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I checked the data transmission of an HTTPS website (gmail.com) using Firebug. But I can't see any encryption to my submitted data (username and password). Where does SSL encryption take place?

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5 Answers

up vote 9 down vote accepted

The SSL protocol is implemented as a transparent wrapper around the HTTP protocol. In terms of the OSI model, it's a bit of a grey area. It is usually implemented in the application layer, but strictly speaking is in the session layer.

Think of it like this:

  1. Physical layer (network cable / wifi)
  2. Data link layer (ethernet)
  3. Network layer (IPv4)
  4. Transport layer (TCP)
  5. Session layer (SSL)
  6. Presentation layer (none in this case)
  7. Application layer (HTTP)

Notice that SSL sits between HTTP and TCP.

If you want to see it in action, grab Wireshark and browse a site via HTTP, then another via HTTPS. You'll see that you can read the requests and responses on the HTTP version as plain text, but not the HTTPS ones. You'll also be able to see the layers that the packet is split into, from the data link layer upwards.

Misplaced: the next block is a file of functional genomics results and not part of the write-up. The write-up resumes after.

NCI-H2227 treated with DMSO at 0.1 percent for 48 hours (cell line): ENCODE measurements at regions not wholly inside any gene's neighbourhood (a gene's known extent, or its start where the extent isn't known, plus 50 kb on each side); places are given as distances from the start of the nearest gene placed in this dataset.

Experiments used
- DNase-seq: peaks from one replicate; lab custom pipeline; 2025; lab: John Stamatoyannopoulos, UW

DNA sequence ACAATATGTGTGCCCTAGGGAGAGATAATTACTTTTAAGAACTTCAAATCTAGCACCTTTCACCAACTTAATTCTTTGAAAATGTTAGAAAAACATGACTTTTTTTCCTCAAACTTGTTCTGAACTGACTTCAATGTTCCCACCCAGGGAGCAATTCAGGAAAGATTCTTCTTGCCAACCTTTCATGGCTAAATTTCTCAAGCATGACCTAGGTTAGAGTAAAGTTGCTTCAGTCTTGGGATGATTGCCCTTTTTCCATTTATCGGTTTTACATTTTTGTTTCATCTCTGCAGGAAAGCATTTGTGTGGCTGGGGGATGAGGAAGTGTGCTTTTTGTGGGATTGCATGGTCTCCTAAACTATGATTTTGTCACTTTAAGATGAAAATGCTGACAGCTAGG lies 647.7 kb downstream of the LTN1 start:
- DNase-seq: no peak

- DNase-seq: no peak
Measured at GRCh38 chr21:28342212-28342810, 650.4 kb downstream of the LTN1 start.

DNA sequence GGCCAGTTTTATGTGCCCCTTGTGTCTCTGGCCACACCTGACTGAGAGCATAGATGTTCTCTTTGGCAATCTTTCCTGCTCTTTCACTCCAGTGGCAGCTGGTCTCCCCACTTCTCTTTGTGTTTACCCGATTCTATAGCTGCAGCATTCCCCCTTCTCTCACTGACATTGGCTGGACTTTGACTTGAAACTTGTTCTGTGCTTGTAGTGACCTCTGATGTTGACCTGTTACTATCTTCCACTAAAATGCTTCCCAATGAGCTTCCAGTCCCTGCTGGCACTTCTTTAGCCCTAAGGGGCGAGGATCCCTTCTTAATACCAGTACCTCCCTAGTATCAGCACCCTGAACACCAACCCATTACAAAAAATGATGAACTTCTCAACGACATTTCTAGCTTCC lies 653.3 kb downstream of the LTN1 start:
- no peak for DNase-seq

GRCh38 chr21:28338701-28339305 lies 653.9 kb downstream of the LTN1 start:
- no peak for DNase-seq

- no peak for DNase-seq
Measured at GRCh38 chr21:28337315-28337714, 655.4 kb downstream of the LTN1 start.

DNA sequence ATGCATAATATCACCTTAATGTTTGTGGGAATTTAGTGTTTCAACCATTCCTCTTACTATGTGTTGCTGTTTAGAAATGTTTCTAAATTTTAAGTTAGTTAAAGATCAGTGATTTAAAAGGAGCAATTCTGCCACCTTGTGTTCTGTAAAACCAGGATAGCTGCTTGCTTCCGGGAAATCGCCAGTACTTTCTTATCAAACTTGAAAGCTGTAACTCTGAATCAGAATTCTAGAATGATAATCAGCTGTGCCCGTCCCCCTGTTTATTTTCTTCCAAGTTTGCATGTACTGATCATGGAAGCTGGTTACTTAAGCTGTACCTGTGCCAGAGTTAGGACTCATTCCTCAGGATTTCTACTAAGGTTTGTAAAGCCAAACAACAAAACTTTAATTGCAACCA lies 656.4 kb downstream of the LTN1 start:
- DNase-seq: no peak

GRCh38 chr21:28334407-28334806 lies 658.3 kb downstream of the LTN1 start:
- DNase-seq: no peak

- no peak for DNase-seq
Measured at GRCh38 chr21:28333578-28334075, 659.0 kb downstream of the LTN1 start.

Update: It has been pointed out (see comments) that the OSI model is an over-generalisation and does not fit very well here. This is true. However, the use of this model is to demonstrate that SSL sits "somewhere" in between TCP and HTTP. It is not strictly accurate, and is a vague abstraction of reality.

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Not sure about the OSI model comparison. The TCP/IP model itself doesn't quite fit into that model (see details on the TCP/IP section of the Wikipedia article). –  Bruno Sep 3 '12 at 21:44
@Bruno I'm not sure I get what you're saying. TCP/IP is a suite of network protocols, whereas TCP and IPv4 are distinct protocols at individual layers in the OSI model. The OSI model makes a good abstraction in this case, because it shows where SSL sits. It doesn't need to be 100% accurate - nothing ever is with such abstractions - it's just there to aid understanding. –  Polynomial Sep 4 '12 at 5:53